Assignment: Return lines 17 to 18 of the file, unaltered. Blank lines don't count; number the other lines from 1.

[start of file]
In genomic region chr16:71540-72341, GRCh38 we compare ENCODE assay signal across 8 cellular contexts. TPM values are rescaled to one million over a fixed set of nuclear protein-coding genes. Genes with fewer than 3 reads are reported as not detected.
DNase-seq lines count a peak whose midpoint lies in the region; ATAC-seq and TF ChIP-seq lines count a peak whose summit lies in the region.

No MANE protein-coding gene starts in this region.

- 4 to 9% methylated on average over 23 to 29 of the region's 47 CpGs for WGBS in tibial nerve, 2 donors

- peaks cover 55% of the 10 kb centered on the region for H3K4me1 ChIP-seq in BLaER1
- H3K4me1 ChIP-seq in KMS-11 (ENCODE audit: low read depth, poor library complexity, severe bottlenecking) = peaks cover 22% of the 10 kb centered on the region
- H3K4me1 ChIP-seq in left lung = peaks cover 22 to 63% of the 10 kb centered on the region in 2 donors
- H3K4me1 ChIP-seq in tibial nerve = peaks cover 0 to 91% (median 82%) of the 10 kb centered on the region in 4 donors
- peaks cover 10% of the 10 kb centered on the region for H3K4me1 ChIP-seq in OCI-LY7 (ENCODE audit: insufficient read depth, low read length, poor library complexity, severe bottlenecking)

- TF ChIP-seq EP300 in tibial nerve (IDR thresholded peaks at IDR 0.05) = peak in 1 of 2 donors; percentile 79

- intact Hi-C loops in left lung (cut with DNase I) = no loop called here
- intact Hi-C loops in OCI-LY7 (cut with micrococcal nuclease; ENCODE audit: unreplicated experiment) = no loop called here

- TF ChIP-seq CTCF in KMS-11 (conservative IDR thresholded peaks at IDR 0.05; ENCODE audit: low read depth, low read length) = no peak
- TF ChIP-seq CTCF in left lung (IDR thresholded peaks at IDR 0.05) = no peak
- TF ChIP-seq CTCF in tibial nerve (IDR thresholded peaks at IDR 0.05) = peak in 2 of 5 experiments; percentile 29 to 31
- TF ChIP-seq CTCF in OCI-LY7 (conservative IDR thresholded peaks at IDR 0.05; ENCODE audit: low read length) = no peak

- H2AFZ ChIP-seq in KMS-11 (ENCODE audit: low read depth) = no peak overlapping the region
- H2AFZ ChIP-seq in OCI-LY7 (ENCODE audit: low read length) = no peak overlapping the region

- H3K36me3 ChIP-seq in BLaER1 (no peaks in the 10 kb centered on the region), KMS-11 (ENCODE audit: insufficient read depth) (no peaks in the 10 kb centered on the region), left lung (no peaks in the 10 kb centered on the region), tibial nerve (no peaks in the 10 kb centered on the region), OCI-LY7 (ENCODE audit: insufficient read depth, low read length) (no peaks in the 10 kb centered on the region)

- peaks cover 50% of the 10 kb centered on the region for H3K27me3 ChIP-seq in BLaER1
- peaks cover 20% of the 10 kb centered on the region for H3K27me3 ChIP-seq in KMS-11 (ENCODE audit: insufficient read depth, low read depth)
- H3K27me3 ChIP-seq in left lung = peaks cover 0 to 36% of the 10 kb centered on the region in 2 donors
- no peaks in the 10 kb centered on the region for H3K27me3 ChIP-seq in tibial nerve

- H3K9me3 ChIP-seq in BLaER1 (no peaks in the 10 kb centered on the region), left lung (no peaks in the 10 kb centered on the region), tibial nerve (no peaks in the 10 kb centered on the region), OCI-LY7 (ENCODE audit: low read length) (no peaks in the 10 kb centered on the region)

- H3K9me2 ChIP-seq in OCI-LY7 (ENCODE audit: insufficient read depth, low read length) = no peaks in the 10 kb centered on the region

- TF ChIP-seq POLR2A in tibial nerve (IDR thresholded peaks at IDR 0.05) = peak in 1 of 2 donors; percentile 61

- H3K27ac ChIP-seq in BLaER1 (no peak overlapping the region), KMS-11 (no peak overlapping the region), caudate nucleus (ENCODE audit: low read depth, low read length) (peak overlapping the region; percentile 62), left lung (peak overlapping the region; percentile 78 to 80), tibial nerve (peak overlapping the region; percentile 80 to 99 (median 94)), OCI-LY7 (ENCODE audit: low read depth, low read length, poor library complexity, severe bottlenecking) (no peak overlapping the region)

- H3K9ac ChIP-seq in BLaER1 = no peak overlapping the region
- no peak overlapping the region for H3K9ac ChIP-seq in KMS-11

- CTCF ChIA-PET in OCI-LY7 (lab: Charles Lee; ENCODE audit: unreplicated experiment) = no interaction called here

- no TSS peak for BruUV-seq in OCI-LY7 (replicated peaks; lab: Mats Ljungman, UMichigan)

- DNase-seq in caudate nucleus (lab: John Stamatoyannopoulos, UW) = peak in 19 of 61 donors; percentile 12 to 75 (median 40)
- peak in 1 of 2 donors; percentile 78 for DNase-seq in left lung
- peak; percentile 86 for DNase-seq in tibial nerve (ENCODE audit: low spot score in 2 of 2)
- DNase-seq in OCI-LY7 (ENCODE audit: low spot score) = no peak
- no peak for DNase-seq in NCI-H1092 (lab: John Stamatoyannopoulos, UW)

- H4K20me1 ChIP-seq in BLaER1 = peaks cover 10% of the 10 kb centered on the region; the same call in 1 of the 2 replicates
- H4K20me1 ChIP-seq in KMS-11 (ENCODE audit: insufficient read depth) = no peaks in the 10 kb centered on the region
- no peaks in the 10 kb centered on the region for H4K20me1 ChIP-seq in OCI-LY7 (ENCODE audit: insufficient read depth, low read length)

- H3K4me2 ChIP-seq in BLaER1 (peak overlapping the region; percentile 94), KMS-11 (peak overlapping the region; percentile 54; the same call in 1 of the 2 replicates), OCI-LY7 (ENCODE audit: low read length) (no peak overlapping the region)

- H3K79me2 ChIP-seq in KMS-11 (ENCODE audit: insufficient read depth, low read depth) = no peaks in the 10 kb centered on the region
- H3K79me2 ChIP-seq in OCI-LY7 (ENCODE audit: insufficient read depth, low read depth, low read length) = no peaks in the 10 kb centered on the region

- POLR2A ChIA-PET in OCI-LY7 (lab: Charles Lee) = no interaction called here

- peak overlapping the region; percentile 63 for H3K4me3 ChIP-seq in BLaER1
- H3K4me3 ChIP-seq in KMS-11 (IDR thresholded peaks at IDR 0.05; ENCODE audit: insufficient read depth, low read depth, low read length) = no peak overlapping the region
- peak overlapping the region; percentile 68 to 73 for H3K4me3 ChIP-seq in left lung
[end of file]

- H2AFZ ChIP-seq in KMS-11 (ENCODE audit: low read depth) = no peak overlapping the region
- H2AFZ ChIP-seq in OCI-LY7 (ENCODE audit: low read length) = no peak overlapping the region